As months went by, he started calling me home at 10 Akbar Road. Sometime early morning at 7, many a time after 10 pm, after he had finished with his official work. At night, he would inevitably share a beer (Bira had become his favourite) and ruminate, bounce off ideas and sometimes express his frustration about the obstacles he faced in the system. So much so that even when I went off to Honolulu for the 40-day Advanced Security Cooperation Course at the Asia-Pacific Centre for Security Studies in September-October 2015, he would occasionally call from his staff’s WhatsApp number just to chat.
By the middle of 2015, he had understood what could work in the murky world of defence, and what could not. However, he was never comfortable in Delhi’s culture of sycophancy. His bungalow was open to everyone but fixers and influencers. So I had to be doubly careful since word had spread about my unrestricted access to India’s Defence Minister. I must have blocked at least 14-15 numbers in the period that Parrikar was in Delhi because people of dubious credentials wanted to use my closeness to him. I would inevitably tell him about who I had blocked. He would smile and say, ‘good!’
In November 2015, I launched BharatShakti.in. I wanted to begin with a detailed interview with India’s Defence Minister. But somehow, he couldn’t find time to sit for an hour or more. When I started breathing down his neck as the deadline neared, he said come to Goa. ‘We will fly back together. That way we will get two uninterrupted hours.’ So one fine day, we boarded his official Embraer from Dabolim airport. For the next two hours, I recorded a freewheeling chat with him. The result: his most detailed interview ever. In fact, it was so detailed that most of what he said translated into policy one by one as months went by. The most astonishing aspect of that two-hour plane journey from Goa to Delhi was the fact that he never referred to a single piece of paper. Everything was on his fingertips. His phenomenal memory and eye for detail were clearly evident during that interaction.
Parrikar was also a voracious reader. One day — I think after he returned from his maiden trip to the US — he handed to me a book and said, ‘read this if you haven’t.’ It was titled Victory on the Potomac by a Pentagon insider detailing the battles that were won and lost in the American political arena before the Goldwater-Nichols Act 1986 was promulgated. ‘Give me your opinion on what could we borrow from here for India,’ he told me, signalling the intent for creating jointness and integration of the three services. On another day, he fished out Robert Greene’s 33 Strategies of War and revealed, ‘it is useful for me to follow some of the tips in this book for my own journey in politics. You should also read it.’ Both those books are still with me. In fact, the day he vacated his bungalow, he carted all his books to Goa Sadan and three weeks later asked me to pick and choose what I wanted to take home. I brought home about 60-65 books. Now they will remind me of him, each time I pick up any one of them to read or refer to.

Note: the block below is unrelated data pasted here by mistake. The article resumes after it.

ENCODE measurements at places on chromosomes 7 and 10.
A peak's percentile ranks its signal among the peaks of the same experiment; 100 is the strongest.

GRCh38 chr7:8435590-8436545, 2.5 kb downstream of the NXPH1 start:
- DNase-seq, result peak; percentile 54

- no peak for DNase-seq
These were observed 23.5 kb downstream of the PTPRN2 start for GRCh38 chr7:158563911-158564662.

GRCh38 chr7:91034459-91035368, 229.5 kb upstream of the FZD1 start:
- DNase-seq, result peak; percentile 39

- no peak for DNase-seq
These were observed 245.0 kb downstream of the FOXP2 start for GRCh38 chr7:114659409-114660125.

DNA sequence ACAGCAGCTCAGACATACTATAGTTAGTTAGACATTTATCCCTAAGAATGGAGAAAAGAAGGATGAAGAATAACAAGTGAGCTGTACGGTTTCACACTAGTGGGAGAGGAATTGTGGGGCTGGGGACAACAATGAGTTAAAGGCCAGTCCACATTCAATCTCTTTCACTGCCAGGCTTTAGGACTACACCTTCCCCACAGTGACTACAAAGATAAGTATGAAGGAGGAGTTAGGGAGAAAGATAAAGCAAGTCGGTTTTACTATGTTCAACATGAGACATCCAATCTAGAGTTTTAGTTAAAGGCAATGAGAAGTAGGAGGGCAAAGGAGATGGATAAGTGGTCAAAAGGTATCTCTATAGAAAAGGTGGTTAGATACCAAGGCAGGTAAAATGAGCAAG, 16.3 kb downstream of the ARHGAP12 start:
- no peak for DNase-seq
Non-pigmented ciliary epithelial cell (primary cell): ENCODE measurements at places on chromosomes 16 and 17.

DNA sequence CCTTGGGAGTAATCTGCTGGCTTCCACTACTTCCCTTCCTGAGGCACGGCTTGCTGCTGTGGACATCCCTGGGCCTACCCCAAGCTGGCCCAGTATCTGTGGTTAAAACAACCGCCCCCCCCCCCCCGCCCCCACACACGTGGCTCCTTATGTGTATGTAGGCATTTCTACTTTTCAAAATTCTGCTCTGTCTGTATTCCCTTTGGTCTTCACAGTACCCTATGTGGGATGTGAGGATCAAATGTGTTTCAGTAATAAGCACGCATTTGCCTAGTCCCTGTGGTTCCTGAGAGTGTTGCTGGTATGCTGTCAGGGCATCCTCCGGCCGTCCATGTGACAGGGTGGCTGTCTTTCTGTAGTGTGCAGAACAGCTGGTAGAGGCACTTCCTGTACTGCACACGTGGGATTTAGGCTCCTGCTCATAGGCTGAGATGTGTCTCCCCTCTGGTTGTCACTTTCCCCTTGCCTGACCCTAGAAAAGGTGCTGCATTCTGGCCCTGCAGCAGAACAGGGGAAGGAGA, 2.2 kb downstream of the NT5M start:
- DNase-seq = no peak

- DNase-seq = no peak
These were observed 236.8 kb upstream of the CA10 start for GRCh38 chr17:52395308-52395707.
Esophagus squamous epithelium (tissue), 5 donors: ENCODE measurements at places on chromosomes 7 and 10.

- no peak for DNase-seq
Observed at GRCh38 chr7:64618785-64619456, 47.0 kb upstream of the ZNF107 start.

I was always curious about his journey from IIT Bombay to politics. He narrated a very revealing anecdote about how it all began but suffice it to say once he decided to take the plunge, he was a natural. Parrikar knew how to extract the best out of a diverse set of people. He was loved, respected and followed blindly by Goans for over two decades. He had his faults, of course. For one, he hated to decentralise or delegate. Calling him a control freak would perhaps be an exaggeration but because he was a perfectionist, Parrikar preferred to do most of the work himself. He also, therefore, did not or could not groom second rung political leadership in Goa. He could also be very acerbic when he wanted. Parrikar carried the zeal that had made him such an adored leader in his own state to Delhi but the workload in the MoD was enormous. So he would invariably wake up at 4 am and not sleep until 11 pm. The punishing routine and the fact that he worked all seven days a week (five days in Delhi and two days in Goa), took its toll. He was practically running the MoD and the state of Goa simultaneously.
When in Delhi, he would miss the informal Goan way of life. He had to behave formally as Defence Minister most of the time. But when Parrikar felt he had to unwind, he would suddenly call and ask if I was in Delhi and free. If I said yes, he would ask me to request my wife to cook simple, homemade fish curry and rice and tell me to keep a couple of bottles of beer in the refrigerator before he arrived. For the next 90 minutes or so, India’s Defence Minister used to regale us with anecdotes from his personal life in his typical witty style, forgetting all the burden that he carried on his shoulders. We in the family too developed such a close bond with him that none of us felt he was an outsider. For us, it became an accepted fact that Parrikar would drop in at home without much notice. Now, looking back, we have suddenly realised that we don’t even have a single photo with him in our house although I have many snaps with him in public functions.
As I write this, my eyes well up and thousands of memories come flooding back. I am an emotional jumble at the moment but even when I look back after some months, I am sure I will feel the same way about Parrikar — bhai to everyone in Goa, but like an elder brother to me in the two years that I got to know him so closely in Delhi. To say we will miss him is to state the obvious but for me, the bigger loss is for India as a nation. You went too soon Manohar Parrikar. Travel well, my friend. You will remain an inspiration for life. The biggest lesson I draw from your life is to remain humble, no matter what heights you reach.
This article first appeared in Bharat Shakti and has been republished here with permission.